Q. What conditions can reflexology treat?

While reflexology does not claim to cure any specific illnesses or conditions, it can be used in conjunction with other health therapies as part of a holistic approach to wellness. Reflexology itself is a holistic therapy and as such all the body systems are treated in a reflexology session. Energy blockages throughout the body are addressed – areas that are tender or have significant uric acid crystal build up can be paid extra attention. Having said that, reflexology is a hugely beneficial therapy for a multitude of conditions from fibromyalgia to anxiety disorders. Studies have shown that relaxed states promote natural pain management – reflexology aids in achieving a state of relaxation and in turn this supports the body in self-healing and the release of tension and pain. Because reflexology increases blood and lymph circulation in the body it can also be useful treating acute and chronic conditions such as sinus congestion and digestion issues. It is also used frequently by women struggling with infertility.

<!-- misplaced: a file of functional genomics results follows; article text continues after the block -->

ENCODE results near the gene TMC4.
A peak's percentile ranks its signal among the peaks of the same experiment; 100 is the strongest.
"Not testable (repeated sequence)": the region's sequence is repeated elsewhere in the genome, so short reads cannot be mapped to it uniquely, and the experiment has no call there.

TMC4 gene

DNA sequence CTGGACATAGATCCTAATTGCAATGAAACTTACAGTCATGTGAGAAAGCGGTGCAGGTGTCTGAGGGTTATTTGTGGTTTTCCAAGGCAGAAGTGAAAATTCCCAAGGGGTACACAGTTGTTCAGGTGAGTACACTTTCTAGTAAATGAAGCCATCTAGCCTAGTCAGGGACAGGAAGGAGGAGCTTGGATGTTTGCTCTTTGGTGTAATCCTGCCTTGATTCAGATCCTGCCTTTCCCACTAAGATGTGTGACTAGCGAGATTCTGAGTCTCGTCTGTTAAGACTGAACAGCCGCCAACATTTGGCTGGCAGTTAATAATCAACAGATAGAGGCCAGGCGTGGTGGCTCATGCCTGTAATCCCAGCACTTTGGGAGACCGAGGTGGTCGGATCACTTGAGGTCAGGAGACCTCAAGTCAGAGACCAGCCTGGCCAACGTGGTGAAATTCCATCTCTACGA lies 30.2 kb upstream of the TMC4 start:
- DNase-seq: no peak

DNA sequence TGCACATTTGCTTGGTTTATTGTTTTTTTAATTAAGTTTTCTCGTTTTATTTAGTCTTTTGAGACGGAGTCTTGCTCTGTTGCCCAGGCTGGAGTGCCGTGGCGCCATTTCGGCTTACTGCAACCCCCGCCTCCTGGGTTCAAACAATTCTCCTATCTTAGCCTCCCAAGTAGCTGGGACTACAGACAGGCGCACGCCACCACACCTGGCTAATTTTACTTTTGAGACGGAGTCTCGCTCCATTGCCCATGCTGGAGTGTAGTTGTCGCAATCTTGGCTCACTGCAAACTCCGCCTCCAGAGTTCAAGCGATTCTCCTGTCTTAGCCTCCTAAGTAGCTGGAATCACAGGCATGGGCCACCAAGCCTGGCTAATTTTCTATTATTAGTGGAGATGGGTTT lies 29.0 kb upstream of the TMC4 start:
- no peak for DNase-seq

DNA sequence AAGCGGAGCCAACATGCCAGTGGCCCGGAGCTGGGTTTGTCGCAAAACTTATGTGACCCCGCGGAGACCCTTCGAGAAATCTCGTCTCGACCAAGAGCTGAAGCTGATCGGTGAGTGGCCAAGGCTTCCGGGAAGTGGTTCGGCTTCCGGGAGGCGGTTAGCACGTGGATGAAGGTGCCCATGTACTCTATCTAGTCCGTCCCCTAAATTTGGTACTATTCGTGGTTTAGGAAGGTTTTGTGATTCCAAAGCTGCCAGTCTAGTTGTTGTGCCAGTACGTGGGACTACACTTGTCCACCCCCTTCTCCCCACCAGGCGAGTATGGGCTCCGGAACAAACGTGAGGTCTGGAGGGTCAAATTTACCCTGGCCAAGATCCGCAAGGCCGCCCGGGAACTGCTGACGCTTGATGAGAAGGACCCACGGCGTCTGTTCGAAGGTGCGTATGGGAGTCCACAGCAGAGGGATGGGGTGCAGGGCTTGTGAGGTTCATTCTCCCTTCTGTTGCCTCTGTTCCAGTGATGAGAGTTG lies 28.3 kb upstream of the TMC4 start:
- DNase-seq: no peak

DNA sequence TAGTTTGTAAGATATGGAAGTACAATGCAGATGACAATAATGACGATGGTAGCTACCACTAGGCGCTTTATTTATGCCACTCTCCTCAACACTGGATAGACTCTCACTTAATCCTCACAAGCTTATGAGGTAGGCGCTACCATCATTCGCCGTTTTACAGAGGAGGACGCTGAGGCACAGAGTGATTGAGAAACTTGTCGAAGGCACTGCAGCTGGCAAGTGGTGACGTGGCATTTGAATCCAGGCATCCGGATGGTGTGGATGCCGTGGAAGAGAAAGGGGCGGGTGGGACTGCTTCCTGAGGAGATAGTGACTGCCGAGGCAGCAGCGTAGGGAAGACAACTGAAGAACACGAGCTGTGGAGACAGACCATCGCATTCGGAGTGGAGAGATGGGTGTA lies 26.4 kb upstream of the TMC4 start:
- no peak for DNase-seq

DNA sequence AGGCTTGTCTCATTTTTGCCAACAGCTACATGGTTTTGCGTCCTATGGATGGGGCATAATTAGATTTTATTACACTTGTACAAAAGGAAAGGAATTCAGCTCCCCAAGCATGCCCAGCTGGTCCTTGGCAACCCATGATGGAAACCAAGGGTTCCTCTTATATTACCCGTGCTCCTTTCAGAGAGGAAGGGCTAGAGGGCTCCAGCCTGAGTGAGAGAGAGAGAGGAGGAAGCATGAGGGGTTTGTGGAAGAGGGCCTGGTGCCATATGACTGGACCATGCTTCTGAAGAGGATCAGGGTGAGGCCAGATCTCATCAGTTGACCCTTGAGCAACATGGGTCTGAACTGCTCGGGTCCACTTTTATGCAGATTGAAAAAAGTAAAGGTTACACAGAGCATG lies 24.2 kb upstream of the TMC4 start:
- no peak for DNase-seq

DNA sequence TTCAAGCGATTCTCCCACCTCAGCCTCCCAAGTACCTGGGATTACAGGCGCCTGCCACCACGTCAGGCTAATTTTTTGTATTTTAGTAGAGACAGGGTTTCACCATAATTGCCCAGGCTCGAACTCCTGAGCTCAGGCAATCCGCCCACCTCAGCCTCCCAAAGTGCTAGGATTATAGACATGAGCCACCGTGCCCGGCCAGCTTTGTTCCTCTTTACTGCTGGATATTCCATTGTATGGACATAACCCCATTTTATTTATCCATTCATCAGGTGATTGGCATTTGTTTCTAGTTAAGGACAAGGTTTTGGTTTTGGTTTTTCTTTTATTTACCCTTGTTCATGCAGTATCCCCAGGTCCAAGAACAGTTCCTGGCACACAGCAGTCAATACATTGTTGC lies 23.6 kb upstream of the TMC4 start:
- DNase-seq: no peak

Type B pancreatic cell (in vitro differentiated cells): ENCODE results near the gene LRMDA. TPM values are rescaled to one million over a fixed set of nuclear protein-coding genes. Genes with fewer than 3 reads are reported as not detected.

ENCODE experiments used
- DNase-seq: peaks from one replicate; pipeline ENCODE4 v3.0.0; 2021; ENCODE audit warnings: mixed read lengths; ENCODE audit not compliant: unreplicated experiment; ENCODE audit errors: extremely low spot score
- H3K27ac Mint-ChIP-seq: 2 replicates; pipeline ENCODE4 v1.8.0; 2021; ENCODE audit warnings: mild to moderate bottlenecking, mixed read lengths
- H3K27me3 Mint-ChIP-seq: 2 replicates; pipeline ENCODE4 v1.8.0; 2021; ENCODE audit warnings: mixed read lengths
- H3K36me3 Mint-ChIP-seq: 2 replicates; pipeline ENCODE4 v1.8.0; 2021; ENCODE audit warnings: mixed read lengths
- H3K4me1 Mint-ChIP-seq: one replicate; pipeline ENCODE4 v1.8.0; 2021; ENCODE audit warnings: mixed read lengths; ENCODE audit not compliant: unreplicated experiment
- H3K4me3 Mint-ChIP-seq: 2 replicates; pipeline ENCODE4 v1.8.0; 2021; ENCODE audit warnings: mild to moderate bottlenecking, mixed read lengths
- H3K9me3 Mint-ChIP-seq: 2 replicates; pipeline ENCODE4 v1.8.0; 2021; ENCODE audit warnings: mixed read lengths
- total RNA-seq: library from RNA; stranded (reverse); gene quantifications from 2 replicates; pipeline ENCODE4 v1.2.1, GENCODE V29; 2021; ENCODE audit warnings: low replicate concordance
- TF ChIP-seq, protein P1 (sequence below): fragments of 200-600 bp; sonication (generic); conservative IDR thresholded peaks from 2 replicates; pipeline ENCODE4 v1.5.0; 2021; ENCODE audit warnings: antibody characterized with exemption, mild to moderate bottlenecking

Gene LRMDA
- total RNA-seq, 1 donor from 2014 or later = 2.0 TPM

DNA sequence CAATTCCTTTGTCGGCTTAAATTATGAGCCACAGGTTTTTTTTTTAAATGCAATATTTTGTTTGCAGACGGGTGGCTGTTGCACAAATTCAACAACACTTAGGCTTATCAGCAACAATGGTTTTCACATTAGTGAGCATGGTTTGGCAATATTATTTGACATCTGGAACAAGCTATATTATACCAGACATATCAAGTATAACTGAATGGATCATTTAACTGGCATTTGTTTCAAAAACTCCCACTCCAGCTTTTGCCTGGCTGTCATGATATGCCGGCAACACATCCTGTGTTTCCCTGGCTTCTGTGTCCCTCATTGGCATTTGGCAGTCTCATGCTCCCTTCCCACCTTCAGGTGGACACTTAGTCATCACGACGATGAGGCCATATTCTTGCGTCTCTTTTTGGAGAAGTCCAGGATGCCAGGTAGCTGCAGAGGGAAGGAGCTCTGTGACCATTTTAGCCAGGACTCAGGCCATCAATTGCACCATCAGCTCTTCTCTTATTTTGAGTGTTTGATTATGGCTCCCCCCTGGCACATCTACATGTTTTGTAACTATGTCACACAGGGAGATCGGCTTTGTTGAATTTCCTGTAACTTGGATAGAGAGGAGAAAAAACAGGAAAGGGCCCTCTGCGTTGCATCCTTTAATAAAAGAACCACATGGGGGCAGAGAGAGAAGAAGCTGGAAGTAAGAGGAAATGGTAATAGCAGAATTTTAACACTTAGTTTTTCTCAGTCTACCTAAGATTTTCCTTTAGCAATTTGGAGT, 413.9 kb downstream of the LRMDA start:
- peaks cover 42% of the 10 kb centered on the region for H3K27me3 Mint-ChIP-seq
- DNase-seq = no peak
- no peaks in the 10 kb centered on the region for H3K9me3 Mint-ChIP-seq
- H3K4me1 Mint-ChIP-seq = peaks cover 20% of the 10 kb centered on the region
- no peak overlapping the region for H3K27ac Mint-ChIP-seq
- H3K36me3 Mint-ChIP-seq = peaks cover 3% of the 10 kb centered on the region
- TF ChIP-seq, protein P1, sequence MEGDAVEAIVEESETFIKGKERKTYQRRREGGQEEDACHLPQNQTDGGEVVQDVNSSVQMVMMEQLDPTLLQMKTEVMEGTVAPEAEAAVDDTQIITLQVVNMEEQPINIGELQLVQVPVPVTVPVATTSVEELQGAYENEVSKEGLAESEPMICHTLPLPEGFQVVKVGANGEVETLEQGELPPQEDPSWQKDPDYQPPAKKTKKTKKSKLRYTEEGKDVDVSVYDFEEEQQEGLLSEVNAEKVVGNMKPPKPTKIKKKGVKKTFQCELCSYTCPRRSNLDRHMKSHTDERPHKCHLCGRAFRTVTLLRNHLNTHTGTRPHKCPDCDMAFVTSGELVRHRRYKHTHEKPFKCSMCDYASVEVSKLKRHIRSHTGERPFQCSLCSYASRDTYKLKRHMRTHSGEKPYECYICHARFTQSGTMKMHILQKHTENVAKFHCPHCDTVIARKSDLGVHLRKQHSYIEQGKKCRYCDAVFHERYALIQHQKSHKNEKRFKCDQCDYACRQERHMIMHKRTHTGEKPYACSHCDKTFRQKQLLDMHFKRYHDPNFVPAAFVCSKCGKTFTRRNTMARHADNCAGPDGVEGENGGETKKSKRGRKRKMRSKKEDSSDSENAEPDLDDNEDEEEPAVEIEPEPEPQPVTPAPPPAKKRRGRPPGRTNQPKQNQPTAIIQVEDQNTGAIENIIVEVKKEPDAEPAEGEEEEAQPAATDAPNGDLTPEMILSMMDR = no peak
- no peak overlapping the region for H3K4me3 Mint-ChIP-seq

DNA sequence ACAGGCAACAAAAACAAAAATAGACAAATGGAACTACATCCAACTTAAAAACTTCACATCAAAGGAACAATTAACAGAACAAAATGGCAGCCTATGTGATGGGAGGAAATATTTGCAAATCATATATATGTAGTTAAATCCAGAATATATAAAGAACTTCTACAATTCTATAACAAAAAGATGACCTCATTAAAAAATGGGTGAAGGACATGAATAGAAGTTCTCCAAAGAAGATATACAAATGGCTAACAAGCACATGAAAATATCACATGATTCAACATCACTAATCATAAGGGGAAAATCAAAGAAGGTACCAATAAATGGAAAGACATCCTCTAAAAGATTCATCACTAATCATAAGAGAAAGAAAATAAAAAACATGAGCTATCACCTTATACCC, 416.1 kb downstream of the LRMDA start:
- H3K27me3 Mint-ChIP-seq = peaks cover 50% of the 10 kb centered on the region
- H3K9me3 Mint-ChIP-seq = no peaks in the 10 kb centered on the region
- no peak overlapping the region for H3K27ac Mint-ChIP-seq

Q. Is it safe during pregnancy?  How does it help mamas-to-be?

Yes, reflexology treatments are considered safe during pregnancy. Adjustments are made in the treatment for pregnant women. They include the use of lighter pressure and modified body positioning during the treatment, especially late in pregnancy, to promote comfort and safety. Reflexology can be a welcome experience for moms-to-be as it encourages them to relax and connect with themselves thereby inducing a feeling of overall wellness.

Q. Can babies receive reflexology treatments?  What conditions does it help treat for little ones?

Yes! Babies can receive reflexology. Reduced pressure and shorter treatment lengths are best for tiny feet. Because reflexology is a soothing treatment it can be used for a variety of situations, such as; teething, colic, and constipation, to name a few. It can also be incorporated into the nap and bedtime routines of babies and toddlers as a natural means to aid in their relaxation.

Q. What can I expect during a treatment?